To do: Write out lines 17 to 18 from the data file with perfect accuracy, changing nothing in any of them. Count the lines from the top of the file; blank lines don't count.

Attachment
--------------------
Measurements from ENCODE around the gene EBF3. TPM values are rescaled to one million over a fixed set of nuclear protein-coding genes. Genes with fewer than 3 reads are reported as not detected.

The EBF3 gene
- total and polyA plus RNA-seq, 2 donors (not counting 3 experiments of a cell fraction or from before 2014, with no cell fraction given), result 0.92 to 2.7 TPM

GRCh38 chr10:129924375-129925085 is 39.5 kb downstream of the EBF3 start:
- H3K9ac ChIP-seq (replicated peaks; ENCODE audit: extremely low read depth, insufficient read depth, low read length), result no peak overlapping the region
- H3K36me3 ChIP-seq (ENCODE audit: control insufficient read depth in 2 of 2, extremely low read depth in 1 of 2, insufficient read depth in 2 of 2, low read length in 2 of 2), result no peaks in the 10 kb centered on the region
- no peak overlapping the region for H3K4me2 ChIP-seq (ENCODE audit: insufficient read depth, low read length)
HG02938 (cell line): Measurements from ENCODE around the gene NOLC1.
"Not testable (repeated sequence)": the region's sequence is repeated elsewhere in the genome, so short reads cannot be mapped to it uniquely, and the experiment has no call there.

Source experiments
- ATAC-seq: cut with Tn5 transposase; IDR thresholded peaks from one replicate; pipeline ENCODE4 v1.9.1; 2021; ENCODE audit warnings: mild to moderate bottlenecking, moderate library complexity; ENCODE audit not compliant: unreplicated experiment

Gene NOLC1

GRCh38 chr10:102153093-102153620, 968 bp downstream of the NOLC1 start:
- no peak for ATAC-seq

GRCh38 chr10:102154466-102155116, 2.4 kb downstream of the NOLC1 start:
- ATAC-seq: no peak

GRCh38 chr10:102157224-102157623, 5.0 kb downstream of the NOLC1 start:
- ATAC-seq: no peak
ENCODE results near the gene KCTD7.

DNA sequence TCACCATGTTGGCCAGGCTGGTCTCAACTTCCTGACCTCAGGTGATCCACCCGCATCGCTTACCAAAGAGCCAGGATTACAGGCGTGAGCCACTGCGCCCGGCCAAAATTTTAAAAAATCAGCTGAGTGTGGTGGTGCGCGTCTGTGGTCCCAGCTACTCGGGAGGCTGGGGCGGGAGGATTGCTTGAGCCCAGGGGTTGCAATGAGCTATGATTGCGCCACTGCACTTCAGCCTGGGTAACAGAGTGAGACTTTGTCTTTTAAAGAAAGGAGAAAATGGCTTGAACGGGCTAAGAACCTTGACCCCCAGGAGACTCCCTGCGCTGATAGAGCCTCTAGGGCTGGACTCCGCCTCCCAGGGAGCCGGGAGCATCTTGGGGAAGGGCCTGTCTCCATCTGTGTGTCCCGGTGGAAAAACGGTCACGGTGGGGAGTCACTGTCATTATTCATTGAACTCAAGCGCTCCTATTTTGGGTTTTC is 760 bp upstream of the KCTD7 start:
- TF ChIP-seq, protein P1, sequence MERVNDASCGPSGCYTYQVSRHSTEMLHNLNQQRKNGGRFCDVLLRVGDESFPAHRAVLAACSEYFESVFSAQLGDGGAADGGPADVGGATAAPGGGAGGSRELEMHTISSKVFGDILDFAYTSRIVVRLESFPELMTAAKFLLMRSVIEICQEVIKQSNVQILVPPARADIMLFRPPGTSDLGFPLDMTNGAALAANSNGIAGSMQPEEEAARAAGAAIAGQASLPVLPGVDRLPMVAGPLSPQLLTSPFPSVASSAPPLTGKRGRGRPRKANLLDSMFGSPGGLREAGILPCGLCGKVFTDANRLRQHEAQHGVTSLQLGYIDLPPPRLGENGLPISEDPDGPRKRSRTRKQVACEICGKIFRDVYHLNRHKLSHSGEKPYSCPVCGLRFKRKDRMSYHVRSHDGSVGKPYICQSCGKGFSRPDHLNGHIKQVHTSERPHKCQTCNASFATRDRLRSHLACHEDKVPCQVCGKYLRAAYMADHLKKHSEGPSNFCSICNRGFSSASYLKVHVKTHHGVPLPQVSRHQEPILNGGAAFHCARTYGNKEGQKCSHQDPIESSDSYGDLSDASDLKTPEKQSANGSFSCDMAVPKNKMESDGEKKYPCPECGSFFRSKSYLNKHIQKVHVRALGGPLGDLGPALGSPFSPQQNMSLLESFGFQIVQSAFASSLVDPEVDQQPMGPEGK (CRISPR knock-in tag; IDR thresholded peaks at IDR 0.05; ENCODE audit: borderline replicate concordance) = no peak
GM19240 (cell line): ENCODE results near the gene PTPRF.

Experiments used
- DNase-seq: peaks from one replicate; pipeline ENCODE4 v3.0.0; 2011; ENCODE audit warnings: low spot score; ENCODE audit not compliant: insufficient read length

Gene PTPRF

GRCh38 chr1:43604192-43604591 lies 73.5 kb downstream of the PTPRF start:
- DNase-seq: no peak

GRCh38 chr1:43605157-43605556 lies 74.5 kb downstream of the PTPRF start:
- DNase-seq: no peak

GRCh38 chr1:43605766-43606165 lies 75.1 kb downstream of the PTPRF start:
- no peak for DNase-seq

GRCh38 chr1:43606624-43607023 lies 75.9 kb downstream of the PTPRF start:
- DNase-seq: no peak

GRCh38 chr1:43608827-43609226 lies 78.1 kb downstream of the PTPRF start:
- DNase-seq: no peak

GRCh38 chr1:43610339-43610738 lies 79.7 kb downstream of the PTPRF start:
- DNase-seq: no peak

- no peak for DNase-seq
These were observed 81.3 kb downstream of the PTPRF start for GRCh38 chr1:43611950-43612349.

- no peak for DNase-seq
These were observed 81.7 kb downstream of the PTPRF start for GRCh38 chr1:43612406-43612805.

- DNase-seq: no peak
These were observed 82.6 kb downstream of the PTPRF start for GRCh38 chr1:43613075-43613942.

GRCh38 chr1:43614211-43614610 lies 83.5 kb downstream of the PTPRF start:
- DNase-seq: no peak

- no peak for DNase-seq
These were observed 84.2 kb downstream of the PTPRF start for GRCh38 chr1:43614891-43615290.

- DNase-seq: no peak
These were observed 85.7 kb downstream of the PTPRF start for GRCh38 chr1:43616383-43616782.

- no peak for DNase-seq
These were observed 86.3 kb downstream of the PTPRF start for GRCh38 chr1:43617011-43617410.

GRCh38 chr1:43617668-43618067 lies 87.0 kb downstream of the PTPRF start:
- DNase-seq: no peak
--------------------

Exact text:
GRCh38 chr10:102157224-102157623, 5.0 kb downstream of the NOLC1 start:
- ATAC-seq: no peak